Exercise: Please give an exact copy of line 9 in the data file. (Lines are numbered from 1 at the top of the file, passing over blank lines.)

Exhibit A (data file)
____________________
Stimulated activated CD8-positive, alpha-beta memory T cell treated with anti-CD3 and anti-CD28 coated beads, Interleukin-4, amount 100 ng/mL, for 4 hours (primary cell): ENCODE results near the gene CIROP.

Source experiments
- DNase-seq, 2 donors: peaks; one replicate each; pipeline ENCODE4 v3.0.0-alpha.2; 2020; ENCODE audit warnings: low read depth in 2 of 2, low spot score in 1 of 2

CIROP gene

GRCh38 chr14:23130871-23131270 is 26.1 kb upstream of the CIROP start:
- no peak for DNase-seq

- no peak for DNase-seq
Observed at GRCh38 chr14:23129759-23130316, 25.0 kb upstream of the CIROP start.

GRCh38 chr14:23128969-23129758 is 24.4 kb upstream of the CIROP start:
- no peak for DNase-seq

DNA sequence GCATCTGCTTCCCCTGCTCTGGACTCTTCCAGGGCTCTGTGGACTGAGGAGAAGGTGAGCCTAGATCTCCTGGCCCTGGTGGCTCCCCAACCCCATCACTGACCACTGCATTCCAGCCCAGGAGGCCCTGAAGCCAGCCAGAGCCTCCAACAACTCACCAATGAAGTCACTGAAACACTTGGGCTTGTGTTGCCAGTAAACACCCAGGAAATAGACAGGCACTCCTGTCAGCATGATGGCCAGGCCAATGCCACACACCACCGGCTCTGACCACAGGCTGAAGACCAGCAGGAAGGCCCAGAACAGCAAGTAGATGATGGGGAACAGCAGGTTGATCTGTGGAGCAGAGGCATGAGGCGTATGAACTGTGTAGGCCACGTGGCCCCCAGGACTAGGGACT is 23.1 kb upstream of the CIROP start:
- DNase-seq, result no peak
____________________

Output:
GRCh38 chr14:23128969-23129758 is 24.4 kb upstream of the CIROP start: